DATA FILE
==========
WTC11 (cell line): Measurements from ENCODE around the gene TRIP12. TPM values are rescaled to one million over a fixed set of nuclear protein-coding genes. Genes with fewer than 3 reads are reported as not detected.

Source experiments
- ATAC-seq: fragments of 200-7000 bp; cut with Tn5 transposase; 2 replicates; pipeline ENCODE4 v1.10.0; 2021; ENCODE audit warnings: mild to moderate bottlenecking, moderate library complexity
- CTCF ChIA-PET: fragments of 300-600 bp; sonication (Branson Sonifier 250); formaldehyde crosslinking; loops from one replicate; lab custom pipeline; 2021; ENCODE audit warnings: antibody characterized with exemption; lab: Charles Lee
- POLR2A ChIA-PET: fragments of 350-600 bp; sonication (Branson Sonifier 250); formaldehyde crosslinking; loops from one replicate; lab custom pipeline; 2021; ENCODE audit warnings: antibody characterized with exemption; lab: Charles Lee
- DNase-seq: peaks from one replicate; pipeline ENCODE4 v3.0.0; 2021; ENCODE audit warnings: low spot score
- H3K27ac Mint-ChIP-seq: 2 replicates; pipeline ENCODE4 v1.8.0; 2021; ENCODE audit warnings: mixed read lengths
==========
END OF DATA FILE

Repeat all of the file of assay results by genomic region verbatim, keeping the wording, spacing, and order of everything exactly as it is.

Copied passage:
WTC11 (cell line): Measurements from ENCODE around the gene TRIP12. TPM values are rescaled to one million over a fixed set of nuclear protein-coding genes. Genes with fewer than 3 reads are reported as not detected.

Source experiments
- ATAC-seq: fragments of 200-7000 bp; cut with Tn5 transposase; 2 replicates; pipeline ENCODE4 v1.10.0; 2021; ENCODE audit warnings: mild to moderate bottlenecking, moderate library complexity
- CTCF ChIA-PET: fragments of 300-600 bp; sonication (Branson Sonifier 250); formaldehyde crosslinking; loops from one replicate; lab custom pipeline; 2021; ENCODE audit warnings: antibody characterized with exemption; lab: Charles Lee
- POLR2A ChIA-PET: fragments of 350-600 bp; sonication (Branson Sonifier 250); formaldehyde crosslinking; loops from one replicate; lab custom pipeline; 2021; ENCODE audit warnings: antibody characterized with exemption; lab: Charles Lee
- DNase-seq: peaks from one replicate; pipeline ENCODE4 v3.0.0; 2021; ENCODE audit warnings: low spot score
- H3K27ac Mint-ChIP-seq: 2 replicates; pipeline ENCODE4 v1.8.0; 2021; ENCODE audit warnings: mixed read lengths